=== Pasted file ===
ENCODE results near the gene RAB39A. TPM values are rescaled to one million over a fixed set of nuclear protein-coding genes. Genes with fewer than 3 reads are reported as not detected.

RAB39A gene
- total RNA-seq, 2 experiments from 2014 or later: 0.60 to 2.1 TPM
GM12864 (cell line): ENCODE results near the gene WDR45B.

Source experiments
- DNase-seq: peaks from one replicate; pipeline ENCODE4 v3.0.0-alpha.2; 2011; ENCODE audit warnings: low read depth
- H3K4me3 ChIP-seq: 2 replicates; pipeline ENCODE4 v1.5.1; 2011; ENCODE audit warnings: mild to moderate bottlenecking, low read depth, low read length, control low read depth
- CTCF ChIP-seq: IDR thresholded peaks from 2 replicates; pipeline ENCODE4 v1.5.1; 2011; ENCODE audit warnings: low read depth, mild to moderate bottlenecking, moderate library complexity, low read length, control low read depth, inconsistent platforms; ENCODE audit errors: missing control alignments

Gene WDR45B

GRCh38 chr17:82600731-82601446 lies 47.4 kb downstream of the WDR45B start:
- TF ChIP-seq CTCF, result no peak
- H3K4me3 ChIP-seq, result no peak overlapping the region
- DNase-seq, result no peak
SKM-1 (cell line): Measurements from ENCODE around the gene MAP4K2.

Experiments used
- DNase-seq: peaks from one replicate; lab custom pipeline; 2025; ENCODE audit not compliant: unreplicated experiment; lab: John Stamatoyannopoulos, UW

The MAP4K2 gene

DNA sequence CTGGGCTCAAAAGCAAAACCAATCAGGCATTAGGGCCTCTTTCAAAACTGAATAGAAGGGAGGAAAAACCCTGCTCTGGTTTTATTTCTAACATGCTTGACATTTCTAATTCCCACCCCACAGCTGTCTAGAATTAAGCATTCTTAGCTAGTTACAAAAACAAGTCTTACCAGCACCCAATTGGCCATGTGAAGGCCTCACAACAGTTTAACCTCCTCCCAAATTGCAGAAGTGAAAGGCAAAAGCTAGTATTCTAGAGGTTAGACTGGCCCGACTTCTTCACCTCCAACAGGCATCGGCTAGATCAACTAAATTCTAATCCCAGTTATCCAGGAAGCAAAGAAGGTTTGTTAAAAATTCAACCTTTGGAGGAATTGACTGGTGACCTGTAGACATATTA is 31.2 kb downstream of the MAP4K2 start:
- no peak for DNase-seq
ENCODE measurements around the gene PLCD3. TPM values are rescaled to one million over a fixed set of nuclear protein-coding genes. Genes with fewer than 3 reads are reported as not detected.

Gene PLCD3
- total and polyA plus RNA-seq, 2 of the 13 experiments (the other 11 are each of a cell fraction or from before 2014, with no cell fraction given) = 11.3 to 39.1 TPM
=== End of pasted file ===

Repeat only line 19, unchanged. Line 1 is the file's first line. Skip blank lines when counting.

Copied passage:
- no peak for DNase-seq